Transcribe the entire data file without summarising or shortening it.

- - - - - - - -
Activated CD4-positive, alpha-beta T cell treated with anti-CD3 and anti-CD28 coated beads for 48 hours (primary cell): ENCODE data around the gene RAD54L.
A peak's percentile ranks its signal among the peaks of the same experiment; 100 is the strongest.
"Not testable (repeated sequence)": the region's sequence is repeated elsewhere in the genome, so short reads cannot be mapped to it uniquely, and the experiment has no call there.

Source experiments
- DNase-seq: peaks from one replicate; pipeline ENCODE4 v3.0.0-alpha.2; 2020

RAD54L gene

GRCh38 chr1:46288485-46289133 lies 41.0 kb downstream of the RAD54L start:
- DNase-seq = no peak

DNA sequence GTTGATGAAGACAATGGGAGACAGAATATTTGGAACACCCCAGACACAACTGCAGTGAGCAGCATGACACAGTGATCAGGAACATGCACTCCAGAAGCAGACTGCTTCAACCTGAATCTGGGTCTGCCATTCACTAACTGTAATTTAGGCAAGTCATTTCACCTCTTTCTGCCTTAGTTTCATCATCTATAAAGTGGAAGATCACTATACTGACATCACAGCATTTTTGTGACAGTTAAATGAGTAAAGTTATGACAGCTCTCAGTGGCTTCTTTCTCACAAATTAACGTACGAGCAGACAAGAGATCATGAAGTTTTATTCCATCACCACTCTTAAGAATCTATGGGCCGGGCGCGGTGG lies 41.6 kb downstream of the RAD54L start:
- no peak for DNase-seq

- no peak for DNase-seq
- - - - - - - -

Activated CD4-positive, alpha-beta T cell treated with anti-CD3 and anti-CD28 coated beads for 48 hours (primary cell): ENCODE data around the gene RAD54L.
A peak's percentile ranks its signal among the peaks of the same experiment; 100 is the strongest.
"Not testable (repeated sequence)": the region's sequence is repeated elsewhere in the genome, so short reads cannot be mapped to it uniquely, and the experiment has no call there.

Source experiments
- DNase-seq: peaks from one replicate; pipeline ENCODE4 v3.0.0-alpha.2; 2020

RAD54L gene

GRCh38 chr1:46288485-46289133 lies 41.0 kb downstream of the RAD54L start:
- DNase-seq = no peak

DNA sequence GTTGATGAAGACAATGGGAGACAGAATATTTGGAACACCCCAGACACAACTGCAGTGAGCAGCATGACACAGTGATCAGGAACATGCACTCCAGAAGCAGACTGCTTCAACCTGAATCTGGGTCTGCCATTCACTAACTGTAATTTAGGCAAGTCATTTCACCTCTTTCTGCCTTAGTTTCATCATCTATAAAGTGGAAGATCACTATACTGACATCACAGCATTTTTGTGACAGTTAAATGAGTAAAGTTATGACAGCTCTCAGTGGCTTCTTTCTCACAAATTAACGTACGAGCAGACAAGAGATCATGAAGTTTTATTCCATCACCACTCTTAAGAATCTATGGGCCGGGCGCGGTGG lies 41.6 kb downstream of the RAD54L start:
- no peak for DNase-seq

- no peak for DNase-seq